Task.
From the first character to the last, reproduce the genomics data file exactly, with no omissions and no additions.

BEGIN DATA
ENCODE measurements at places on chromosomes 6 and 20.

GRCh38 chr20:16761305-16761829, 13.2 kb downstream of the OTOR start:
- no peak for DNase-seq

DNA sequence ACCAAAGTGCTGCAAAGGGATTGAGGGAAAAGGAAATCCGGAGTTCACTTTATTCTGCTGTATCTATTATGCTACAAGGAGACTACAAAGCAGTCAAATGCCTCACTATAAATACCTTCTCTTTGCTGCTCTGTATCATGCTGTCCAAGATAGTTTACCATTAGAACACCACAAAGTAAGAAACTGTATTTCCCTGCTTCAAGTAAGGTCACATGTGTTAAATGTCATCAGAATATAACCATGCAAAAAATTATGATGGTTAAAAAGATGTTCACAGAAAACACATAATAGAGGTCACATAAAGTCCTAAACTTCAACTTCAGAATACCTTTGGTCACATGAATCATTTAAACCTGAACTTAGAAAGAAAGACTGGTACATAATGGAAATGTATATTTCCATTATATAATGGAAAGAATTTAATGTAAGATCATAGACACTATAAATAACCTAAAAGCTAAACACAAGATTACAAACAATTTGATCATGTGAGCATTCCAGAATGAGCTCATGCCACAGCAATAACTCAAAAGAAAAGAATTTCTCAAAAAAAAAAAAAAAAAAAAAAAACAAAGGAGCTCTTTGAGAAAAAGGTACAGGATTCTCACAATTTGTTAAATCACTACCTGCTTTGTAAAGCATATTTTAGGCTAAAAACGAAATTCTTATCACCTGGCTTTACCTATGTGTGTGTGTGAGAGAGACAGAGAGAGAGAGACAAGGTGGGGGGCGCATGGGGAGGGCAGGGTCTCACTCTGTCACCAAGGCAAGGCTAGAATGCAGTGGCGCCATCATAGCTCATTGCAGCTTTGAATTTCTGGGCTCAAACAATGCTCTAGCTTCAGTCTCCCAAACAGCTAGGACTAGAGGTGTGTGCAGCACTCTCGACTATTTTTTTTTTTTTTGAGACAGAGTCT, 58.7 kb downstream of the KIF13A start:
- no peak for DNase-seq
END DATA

ENCODE measurements at places on chromosomes 6 and 20.

GRCh38 chr20:16761305-16761829, 13.2 kb downstream of the OTOR start:
- no peak for DNase-seq

DNA sequence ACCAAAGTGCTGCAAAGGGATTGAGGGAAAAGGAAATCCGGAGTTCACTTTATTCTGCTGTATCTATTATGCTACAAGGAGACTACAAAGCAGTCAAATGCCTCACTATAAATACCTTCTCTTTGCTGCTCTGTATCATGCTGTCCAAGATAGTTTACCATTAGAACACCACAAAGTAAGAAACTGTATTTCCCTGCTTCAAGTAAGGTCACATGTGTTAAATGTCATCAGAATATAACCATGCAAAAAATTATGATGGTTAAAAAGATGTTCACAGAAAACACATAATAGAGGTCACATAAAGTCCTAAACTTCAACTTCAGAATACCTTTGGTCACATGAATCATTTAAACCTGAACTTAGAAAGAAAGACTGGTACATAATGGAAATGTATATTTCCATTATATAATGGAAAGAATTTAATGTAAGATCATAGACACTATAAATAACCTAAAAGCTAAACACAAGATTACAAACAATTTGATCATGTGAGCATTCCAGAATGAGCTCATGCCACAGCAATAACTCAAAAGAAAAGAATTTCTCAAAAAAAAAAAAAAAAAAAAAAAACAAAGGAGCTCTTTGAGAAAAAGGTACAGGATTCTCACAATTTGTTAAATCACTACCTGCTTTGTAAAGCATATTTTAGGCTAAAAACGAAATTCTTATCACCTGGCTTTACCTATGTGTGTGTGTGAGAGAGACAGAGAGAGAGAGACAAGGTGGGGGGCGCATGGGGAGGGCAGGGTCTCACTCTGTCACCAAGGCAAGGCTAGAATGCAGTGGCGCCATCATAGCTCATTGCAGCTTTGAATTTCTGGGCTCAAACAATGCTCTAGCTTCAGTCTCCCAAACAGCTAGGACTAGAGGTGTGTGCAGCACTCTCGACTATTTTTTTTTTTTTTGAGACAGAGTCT, 58.7 kb downstream of the KIF13A start:
- no peak for DNase-seq